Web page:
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The 'Small Business' Charade

The Chemical Industry's Stealth Campaign Against Public Health

Issue Alert Executive Summary

The Small Business Administration’s Office of Advocacy is tiny and largely unaccountable, but it wields surprising power over the federal regulatory system.  A steady stream of statutes and executive orders issued over the past three decades have imbued the Office of Advocacy with powerful supervisory authority over analytical and procedural requirements that regulatory agencies must satisfy before issuing rules on everything from worker safety to air pollution.  In important ways, the Office of Advocacy’s role in the regulatory system bears a striking resemblance to that played by the White House Office of Information and Regulatory Affairs (OIRA).  Both operate to similar effect, functioning as an anti-regulatory force from within the regulatory structure, blocking, delaying, and diluting agency efforts to protect public health and safety.

Congress did not create the Office of Advocacy to play this role.  Instead, by statute, the Office of Advocacy is supposed to advance the interests of small businesses that may lack the resources or expertise to field expansive lobbying efforts in Washington, especially in light of the lobbying efforts conducted on behalf of large corporations and trade associations, whose interests rarely align with those of real small businesses.  The Office of Advocacy enjoys a privileged role in the rulemaking process because the law requires agencies to pay special attention to its objections and modify regulations to make them small businesses-friendly (i.e., by not putting small businesses at a competitive disadvantage to larger firms within their sector) without sacrificing protections for public health, worker and consumer safety, and the environment.

To carry out this intended role, the Office of Advocacy could reach out to actual small business owners across the country to learn about the real challenges that government policies might pose for them.  It could develop good working relationships with agency officials to help them achieve their statutory mission without unduly burdening small businesses.  But in actual practice, the Office of Advocacy has pursued another agenda, focusing on forming alliances with big businesses, and especially trade associations that lobby on behalf of large corporate interests, and working to block any regulations that they might find inconvenient to their bottom line, even at the cost of properly safeguarding people and the environment.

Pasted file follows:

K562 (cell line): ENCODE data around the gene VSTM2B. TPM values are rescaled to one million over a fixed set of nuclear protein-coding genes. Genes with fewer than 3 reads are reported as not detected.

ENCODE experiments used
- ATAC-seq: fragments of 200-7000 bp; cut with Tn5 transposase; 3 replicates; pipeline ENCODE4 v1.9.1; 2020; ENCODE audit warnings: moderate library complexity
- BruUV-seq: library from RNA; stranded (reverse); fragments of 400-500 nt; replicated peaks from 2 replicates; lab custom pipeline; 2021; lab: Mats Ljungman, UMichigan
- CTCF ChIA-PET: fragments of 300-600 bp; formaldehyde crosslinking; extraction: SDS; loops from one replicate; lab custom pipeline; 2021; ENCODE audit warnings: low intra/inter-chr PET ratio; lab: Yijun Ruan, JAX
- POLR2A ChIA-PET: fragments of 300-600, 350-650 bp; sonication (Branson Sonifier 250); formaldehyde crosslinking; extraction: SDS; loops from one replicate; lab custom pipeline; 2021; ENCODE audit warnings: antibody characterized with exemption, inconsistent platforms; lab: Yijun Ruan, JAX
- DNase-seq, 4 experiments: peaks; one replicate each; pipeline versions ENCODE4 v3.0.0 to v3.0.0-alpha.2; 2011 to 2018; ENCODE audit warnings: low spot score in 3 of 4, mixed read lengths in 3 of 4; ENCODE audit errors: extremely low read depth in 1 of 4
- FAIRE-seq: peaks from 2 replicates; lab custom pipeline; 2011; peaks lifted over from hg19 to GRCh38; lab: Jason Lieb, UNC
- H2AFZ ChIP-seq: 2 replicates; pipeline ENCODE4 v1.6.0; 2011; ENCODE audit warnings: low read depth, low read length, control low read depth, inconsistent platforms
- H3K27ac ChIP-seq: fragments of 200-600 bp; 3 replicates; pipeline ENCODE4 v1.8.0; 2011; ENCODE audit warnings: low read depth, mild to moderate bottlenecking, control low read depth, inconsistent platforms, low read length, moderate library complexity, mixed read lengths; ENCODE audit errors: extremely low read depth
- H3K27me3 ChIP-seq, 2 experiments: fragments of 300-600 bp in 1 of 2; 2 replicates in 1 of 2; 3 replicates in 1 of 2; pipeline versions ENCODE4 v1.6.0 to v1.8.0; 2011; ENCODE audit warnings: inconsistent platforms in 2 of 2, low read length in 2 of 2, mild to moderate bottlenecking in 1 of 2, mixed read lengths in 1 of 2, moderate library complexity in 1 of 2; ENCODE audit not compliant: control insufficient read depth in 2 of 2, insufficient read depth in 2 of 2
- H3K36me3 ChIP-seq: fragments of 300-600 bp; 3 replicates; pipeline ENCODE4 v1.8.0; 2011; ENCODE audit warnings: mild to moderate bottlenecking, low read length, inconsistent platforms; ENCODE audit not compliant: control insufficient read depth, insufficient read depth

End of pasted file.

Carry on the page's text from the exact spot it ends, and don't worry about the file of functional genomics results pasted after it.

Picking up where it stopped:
The Occupational Safety and Health Administration’s (OSHA’s) ongoing efforts to draft new rules covering worker exposure to crystalline silica offer a striking example of how the strong ties between the Office of Advocacy and big-business trade associations threaten public health.  In developing its response to OSHA’s proposed silica standard, the Office of Advocacy has leaned heavily on the leading trade association representing multi-billion-dollar chemical companies inside the Beltway, the American Chemistry Council (ACC).  For example:

  • One-quarter of the small entity representatives who participated in the Small Business Advocacy Review Panel were nominated by advocates linked to ACC.
  • ACC and its affiliates led discussions at “roundtable” meetings sponsored by the Office of Advocacy, which the Office of Advocacy later described as the primary source of information for its formal comments to OSHA.
  • OIRA granted ACC-affiliated advocates eight closed-door meetings to discuss the proposed rule.  Representatives from Advocacy participated in six of the eight meetings.
  • One-third of the specific points that Advocacy raised in its formal comments on the rule overlap with points that ACC made in its formal comments.

For such behavior, the Government Accountability Office (GAO) recently issued a report that took the Office of Advocacy to task for failing to follow the basic policies and recordkeeping standards that would prove Advocacy’s formal rulemaking comments actually reflect input received from small business representatives.  The disturbing portrait portrayed in the GAO report aligns with the evidence laid out in this Issue Alert, reflecting the deep ties between the Office of Advocacy and the American Chemistry Council.

In order for the Office of Advocacy to comply with its statutory mandate and end its persistent misuse of taxpayer dollars, reforms are in order:

  • Advocacy should establish and abide by new policies that ensure its staff work to advance the unique interests of small businesses within the bounds of occupational-safety, environmental, and consumer-protection laws.
  • Congress should increase its oversight of the Office of Advocacy. 
  • The President should revoke Executive Order 13272, which gives the Office of Advocacy too much sway over other agencies’ rulemaking processes.

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